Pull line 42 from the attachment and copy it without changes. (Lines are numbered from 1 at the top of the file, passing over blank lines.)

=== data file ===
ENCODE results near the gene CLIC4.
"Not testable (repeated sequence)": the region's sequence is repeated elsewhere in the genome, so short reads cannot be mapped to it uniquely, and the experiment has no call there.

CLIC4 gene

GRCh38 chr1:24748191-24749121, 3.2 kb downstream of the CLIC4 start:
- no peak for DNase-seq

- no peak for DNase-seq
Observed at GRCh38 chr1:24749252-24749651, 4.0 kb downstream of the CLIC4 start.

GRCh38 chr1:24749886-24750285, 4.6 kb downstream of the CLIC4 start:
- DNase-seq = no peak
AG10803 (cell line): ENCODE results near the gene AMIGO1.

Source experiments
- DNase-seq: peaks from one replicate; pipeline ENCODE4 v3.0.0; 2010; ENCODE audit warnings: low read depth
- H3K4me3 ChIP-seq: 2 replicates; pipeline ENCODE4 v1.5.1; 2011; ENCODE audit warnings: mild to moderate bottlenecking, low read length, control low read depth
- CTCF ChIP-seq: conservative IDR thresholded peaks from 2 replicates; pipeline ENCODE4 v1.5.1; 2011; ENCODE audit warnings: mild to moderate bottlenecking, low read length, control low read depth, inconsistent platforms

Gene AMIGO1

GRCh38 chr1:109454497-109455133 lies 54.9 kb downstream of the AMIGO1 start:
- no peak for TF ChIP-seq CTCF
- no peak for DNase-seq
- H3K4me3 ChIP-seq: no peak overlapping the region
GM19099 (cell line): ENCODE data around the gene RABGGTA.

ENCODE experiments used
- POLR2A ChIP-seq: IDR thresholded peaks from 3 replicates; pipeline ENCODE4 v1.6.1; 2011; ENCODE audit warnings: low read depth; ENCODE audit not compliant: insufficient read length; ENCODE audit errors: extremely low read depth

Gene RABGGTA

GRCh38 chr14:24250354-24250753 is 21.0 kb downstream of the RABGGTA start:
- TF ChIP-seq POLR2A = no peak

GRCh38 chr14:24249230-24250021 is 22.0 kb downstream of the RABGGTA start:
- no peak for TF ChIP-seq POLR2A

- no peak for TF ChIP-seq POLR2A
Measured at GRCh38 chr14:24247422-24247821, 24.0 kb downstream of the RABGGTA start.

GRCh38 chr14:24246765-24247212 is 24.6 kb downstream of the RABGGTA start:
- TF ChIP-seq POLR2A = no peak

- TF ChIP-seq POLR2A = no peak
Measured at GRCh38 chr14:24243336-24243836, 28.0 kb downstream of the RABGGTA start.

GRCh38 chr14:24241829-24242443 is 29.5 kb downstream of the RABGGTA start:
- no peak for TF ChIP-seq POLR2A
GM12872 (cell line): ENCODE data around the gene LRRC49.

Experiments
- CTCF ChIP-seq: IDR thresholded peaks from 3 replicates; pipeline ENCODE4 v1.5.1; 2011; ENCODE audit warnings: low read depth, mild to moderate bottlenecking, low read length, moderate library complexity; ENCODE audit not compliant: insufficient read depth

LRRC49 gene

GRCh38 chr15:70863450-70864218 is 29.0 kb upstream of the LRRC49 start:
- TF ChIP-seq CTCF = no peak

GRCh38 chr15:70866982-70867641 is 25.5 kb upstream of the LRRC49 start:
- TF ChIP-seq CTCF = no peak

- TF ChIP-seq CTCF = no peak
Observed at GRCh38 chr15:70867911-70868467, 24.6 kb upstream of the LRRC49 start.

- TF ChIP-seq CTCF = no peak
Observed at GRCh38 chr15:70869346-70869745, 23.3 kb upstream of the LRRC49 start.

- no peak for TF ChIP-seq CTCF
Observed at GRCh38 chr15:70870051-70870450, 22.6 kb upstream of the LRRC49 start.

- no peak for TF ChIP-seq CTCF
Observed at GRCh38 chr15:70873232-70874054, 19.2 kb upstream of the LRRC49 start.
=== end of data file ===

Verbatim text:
GRCh38 chr15:70866982-70867641 is 25.5 kb upstream of the LRRC49 start: